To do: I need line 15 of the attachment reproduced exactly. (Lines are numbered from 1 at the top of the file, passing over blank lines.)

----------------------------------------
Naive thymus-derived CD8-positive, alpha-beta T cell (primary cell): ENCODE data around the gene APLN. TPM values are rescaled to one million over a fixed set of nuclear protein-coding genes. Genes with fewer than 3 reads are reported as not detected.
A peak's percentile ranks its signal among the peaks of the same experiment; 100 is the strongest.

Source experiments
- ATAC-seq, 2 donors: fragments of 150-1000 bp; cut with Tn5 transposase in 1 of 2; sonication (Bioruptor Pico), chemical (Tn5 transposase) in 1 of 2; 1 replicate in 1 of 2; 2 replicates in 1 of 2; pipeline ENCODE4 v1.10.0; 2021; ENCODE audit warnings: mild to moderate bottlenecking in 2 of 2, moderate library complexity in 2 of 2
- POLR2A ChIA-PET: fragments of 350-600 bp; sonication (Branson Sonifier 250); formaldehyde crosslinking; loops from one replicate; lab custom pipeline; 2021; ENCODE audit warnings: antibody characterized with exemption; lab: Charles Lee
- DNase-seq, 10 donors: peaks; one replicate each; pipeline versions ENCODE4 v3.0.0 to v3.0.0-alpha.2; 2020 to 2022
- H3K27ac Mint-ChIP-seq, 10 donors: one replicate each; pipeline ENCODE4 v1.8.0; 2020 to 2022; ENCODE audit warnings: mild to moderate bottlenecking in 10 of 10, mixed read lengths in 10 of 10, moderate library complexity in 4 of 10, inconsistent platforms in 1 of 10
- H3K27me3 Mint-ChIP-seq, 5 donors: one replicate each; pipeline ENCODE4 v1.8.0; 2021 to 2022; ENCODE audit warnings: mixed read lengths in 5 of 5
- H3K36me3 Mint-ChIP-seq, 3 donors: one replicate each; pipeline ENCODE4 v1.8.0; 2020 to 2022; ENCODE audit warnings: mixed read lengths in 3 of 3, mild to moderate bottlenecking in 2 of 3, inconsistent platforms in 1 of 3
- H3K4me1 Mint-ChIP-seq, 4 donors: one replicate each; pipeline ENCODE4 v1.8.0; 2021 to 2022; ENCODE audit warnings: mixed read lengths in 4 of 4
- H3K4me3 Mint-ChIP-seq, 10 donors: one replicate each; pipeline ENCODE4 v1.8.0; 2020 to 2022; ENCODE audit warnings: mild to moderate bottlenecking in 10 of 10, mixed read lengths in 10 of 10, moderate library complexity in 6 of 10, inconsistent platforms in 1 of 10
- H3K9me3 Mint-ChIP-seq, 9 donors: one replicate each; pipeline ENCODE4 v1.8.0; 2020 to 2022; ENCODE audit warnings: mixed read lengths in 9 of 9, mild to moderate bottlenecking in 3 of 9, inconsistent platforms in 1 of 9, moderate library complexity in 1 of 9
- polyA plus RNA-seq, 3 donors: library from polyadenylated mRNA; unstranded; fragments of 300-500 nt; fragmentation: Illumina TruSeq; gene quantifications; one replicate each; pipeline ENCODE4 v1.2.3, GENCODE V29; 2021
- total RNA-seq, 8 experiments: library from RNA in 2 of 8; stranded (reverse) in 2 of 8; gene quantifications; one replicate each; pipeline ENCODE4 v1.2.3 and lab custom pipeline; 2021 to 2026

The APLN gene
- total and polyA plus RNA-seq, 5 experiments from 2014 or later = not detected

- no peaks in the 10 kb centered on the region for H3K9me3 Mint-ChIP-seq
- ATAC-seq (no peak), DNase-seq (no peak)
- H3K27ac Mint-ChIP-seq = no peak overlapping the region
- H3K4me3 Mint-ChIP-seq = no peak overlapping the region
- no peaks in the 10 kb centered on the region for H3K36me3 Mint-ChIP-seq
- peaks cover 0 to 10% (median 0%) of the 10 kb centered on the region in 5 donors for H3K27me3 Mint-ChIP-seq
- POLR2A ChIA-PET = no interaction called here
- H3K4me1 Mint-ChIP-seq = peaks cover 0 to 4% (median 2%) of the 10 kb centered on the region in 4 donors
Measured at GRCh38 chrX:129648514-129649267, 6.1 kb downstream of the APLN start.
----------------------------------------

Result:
The APLN gene